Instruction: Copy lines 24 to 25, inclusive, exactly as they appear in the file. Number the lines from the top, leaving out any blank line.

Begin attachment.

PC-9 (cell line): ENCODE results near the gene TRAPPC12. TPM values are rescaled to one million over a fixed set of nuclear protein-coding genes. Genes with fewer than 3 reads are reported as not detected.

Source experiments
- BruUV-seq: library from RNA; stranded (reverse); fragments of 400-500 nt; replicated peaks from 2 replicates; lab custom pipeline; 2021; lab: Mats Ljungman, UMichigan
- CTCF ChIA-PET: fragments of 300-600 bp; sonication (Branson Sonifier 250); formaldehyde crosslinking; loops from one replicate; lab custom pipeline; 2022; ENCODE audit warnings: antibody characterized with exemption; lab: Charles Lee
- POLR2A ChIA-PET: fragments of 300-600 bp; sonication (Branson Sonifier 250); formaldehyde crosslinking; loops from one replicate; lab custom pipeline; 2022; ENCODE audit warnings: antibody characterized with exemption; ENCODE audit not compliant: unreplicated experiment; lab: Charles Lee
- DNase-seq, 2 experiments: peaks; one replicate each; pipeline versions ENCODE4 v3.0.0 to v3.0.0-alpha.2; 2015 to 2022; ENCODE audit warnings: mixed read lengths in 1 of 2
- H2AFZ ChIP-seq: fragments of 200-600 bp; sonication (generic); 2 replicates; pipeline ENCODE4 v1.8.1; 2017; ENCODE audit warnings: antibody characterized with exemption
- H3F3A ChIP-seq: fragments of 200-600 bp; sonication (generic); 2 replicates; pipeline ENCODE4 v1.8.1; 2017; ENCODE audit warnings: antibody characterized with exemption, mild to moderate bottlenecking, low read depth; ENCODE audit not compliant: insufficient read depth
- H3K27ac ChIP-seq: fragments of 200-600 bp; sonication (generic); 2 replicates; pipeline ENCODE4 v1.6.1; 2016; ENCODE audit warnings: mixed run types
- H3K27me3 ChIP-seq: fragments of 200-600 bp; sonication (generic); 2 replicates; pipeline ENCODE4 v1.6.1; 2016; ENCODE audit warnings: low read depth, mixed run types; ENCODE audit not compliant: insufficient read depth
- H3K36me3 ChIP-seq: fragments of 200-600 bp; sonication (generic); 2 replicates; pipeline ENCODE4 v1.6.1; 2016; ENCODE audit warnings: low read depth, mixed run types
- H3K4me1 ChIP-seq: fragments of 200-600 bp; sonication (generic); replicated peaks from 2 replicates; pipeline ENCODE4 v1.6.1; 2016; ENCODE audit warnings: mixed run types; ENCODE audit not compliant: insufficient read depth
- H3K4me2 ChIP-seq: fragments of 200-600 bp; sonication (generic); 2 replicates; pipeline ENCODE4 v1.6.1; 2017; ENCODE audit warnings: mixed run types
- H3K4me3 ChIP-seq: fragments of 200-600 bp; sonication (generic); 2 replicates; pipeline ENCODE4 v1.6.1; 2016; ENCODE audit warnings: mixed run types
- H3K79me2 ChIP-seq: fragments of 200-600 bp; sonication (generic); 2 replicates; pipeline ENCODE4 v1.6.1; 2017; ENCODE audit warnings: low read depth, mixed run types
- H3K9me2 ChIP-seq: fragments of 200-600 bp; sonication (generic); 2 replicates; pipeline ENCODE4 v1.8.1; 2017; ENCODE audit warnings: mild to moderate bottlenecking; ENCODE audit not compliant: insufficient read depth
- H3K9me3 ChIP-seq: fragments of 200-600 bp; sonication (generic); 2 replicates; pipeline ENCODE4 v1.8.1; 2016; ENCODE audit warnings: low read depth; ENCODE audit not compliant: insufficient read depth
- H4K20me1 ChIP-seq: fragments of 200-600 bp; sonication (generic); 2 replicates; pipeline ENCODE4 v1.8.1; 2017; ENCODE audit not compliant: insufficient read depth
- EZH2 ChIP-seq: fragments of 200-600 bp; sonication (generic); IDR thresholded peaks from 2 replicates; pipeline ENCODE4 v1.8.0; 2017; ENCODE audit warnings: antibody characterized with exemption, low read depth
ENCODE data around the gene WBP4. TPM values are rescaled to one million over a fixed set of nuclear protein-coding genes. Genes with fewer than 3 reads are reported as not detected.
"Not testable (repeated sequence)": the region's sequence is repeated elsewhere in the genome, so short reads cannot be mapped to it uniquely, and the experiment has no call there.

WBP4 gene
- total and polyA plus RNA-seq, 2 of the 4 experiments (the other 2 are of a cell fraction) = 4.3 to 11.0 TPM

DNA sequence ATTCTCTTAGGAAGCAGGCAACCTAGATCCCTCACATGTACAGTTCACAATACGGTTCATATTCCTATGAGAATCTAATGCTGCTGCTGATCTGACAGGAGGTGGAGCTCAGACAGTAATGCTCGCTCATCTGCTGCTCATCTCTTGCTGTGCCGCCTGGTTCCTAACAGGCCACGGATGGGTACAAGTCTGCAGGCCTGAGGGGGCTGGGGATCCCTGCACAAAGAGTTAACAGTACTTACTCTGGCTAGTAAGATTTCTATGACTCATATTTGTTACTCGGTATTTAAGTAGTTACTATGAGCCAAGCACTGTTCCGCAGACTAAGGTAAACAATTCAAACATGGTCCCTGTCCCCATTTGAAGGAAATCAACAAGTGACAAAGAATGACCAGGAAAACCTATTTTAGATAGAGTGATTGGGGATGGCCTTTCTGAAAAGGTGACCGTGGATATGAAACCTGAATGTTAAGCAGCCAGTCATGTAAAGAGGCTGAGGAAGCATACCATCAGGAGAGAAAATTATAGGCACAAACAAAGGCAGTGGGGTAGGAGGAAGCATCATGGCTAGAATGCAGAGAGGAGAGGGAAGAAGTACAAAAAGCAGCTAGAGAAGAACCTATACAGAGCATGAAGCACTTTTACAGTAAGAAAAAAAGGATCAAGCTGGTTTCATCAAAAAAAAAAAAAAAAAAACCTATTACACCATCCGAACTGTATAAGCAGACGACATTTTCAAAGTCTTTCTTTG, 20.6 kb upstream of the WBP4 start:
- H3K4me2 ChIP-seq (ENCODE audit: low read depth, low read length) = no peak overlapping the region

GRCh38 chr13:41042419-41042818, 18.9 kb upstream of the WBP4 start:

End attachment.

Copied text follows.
DNA sequence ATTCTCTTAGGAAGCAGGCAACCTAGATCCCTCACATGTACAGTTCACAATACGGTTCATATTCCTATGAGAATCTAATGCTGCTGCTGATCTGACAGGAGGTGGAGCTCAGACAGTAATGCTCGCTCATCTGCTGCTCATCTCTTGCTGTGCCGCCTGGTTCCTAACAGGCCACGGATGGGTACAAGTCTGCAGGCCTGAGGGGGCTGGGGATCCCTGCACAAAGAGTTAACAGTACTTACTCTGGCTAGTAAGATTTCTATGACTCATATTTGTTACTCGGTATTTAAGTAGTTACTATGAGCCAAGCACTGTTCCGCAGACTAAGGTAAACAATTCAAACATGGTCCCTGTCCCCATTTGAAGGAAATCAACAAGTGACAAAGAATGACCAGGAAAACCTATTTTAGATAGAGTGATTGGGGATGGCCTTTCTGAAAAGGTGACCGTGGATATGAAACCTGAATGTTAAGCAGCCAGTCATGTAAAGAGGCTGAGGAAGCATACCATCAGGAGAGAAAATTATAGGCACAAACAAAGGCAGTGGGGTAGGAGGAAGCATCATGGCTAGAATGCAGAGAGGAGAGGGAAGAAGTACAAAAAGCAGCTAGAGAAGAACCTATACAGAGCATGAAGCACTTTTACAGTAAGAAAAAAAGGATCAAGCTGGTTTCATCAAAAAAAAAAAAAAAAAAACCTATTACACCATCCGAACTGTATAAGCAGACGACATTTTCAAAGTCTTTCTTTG, 20.6 kb upstream of the WBP4 start:
- H3K4me2 ChIP-seq (ENCODE audit: low read depth, low read length) = no peak overlapping the region